Tourism-dependent Spain aims to reopen borders to visitors around the end of June as its coronavirus lockdown fully unwinds, a minister said on Monday, in a much-needed boost for the ravaged travel sector.
Madrid last week surprised its European Union partners by imposing a two-week quarantine on all overseas travelers and effectively keeping borders closed, saying that was needed to avoid importing a second wave of the COVID-19 disease.
But the move was meant to be temporary and Transport Minister Jose Luis Abalos said it would be phased out in parallel with travel being allowed within Spain, whose regions are easing restrictions in different phases.
“As soon as we Spaniards can travel to other provinces, foreigners will be able to come to Spain,” he told TVE broadcaster.
“From late June, we’ll start the tourism activity, I hope,” he said. “We must make Spain an attractive country from the health point of view.”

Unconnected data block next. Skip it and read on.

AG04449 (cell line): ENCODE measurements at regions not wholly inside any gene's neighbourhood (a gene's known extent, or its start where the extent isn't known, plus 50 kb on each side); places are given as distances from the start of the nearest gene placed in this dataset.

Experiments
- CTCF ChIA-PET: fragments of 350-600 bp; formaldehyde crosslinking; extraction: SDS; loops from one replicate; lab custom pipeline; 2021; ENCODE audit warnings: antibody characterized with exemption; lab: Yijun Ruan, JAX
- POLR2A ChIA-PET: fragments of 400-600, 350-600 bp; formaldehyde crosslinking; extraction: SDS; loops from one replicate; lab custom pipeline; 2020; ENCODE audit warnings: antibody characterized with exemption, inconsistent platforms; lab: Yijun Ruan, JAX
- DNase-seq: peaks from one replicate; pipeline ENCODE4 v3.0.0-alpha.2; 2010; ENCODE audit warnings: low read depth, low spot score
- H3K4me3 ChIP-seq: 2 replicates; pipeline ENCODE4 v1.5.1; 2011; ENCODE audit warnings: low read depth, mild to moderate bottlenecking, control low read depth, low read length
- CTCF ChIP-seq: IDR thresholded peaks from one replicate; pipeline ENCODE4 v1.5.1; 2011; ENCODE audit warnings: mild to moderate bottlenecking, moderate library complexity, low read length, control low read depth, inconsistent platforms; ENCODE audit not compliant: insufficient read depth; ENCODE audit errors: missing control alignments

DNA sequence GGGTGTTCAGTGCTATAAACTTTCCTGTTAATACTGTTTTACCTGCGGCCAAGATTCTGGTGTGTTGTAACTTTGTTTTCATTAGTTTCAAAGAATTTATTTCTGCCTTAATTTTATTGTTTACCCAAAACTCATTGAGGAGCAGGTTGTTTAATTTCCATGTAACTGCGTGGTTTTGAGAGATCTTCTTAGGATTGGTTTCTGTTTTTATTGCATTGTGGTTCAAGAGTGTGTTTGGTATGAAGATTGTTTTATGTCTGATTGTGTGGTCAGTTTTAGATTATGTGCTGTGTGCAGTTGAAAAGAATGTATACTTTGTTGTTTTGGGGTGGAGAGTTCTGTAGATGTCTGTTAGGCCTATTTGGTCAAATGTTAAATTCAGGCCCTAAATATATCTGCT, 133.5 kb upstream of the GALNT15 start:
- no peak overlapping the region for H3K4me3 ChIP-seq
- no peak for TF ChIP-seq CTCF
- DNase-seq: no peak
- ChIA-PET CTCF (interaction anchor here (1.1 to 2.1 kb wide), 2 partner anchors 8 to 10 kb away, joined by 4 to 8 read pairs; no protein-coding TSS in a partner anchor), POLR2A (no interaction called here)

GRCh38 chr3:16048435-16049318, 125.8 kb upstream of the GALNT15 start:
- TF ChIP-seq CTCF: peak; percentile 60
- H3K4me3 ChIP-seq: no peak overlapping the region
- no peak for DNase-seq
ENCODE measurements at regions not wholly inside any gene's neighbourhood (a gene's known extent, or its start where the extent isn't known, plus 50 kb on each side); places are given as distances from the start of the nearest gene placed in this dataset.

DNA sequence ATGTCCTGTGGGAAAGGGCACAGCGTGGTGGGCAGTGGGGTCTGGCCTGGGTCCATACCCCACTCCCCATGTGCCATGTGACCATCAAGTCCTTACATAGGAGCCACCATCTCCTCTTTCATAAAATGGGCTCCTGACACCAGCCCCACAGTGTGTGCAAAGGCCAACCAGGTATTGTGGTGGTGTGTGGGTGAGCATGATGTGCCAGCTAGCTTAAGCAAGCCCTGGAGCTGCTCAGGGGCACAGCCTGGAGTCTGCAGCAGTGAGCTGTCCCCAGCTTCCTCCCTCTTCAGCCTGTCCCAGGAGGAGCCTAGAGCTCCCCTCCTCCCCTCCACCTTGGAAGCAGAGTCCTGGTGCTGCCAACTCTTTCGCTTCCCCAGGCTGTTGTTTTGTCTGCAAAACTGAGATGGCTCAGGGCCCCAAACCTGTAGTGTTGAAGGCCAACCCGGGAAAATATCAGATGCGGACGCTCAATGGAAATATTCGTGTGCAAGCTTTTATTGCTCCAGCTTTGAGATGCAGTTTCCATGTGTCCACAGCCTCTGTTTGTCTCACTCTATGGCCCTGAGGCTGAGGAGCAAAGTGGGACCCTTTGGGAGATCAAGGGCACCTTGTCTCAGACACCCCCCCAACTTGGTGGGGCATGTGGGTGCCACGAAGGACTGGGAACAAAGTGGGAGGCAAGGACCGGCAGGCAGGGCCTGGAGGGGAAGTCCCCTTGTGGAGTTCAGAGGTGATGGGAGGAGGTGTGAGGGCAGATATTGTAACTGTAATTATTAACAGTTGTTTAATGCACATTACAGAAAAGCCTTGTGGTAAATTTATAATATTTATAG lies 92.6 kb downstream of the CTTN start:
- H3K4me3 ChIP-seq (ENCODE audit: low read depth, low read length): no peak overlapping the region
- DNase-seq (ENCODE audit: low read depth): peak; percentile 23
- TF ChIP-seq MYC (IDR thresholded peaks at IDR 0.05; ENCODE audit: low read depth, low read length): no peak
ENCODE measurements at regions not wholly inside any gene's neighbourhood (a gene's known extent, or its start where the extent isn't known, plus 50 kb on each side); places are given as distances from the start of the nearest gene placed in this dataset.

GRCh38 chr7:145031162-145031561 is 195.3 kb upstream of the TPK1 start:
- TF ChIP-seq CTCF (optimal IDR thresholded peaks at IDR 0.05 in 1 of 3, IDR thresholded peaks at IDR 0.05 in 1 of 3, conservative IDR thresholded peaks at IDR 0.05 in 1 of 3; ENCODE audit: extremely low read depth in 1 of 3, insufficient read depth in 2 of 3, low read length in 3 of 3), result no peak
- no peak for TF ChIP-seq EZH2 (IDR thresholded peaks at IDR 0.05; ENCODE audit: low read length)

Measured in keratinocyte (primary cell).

Tourism accounts for over 12% of Spain‘s economic output.
One of the worst-hit nations with 27,650 deaths and 231,350 infections, Spain is slowly easing a strict lockdown in place since mid-March which had meant for weeks people could not even go out for exercise.
The epidemic has put health services under severe stress and battered the economy, which could shrink as much as 12.4% this year, the Bank of Spain has said.
Unemployment rose sharply in March and April, pushing the number of people depending on unemployment benefits to a record 5.2 million.
Including furloughed workers and people on medical leave, as many as 7 million people are depending on the state, almost 30% of the working population, according to data that Spain sent to Brussels in early May.
Even though life on the less populated Balearic and Canary Islands is almost back to normal for locals, there are still no tourists in sight.
“It is consistent with the phase-out plan. We can’t allow foreigners to travel while the Spanish population is confined,” Abalos said.